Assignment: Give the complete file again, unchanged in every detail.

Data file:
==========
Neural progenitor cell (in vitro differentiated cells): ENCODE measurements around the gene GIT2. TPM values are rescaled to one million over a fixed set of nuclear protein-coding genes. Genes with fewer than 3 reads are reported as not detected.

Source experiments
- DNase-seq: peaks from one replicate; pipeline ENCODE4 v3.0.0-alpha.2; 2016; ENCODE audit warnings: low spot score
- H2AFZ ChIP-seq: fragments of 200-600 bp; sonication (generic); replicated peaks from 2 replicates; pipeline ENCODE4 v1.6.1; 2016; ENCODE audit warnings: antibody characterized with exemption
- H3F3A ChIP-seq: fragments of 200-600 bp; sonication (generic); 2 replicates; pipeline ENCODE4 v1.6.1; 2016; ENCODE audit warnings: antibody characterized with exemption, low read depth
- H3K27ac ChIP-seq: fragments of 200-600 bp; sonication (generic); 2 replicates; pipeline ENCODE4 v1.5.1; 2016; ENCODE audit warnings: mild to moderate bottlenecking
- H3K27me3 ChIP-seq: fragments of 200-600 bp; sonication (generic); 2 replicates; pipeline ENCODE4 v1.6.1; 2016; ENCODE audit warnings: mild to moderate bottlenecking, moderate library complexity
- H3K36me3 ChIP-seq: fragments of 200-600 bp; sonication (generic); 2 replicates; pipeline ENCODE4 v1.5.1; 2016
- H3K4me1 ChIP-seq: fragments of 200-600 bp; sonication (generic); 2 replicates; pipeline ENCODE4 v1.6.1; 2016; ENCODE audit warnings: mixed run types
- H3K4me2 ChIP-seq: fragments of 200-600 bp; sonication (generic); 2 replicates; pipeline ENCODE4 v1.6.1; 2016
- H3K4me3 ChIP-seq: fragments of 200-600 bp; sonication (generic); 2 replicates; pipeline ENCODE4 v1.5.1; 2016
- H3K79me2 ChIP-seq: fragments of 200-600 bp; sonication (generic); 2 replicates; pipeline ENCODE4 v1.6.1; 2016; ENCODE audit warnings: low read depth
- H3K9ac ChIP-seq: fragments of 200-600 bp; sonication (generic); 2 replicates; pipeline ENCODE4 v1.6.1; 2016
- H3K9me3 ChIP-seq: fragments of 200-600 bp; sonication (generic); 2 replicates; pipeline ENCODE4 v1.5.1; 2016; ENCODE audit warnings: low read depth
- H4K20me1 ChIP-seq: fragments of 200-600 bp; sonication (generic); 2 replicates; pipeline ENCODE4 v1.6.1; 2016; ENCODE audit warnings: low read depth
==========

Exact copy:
Neural progenitor cell (in vitro differentiated cells): ENCODE measurements around the gene GIT2. TPM values are rescaled to one million over a fixed set of nuclear protein-coding genes. Genes with fewer than 3 reads are reported as not detected.

Source experiments
- DNase-seq: peaks from one replicate; pipeline ENCODE4 v3.0.0-alpha.2; 2016; ENCODE audit warnings: low spot score
- H2AFZ ChIP-seq: fragments of 200-600 bp; sonication (generic); replicated peaks from 2 replicates; pipeline ENCODE4 v1.6.1; 2016; ENCODE audit warnings: antibody characterized with exemption
- H3F3A ChIP-seq: fragments of 200-600 bp; sonication (generic); 2 replicates; pipeline ENCODE4 v1.6.1; 2016; ENCODE audit warnings: antibody characterized with exemption, low read depth
- H3K27ac ChIP-seq: fragments of 200-600 bp; sonication (generic); 2 replicates; pipeline ENCODE4 v1.5.1; 2016; ENCODE audit warnings: mild to moderate bottlenecking
- H3K27me3 ChIP-seq: fragments of 200-600 bp; sonication (generic); 2 replicates; pipeline ENCODE4 v1.6.1; 2016; ENCODE audit warnings: mild to moderate bottlenecking, moderate library complexity
- H3K36me3 ChIP-seq: fragments of 200-600 bp; sonication (generic); 2 replicates; pipeline ENCODE4 v1.5.1; 2016
- H3K4me1 ChIP-seq: fragments of 200-600 bp; sonication (generic); 2 replicates; pipeline ENCODE4 v1.6.1; 2016; ENCODE audit warnings: mixed run types
- H3K4me2 ChIP-seq: fragments of 200-600 bp; sonication (generic); 2 replicates; pipeline ENCODE4 v1.6.1; 2016
- H3K4me3 ChIP-seq: fragments of 200-600 bp; sonication (generic); 2 replicates; pipeline ENCODE4 v1.5.1; 2016
- H3K79me2 ChIP-seq: fragments of 200-600 bp; sonication (generic); 2 replicates; pipeline ENCODE4 v1.6.1; 2016; ENCODE audit warnings: low read depth
- H3K9ac ChIP-seq: fragments of 200-600 bp; sonication (generic); 2 replicates; pipeline ENCODE4 v1.6.1; 2016
- H3K9me3 ChIP-seq: fragments of 200-600 bp; sonication (generic); 2 replicates; pipeline ENCODE4 v1.5.1; 2016; ENCODE audit warnings: low read depth
- H4K20me1 ChIP-seq: fragments of 200-600 bp; sonication (generic); 2 replicates; pipeline ENCODE4 v1.6.1; 2016; ENCODE audit warnings: low read depth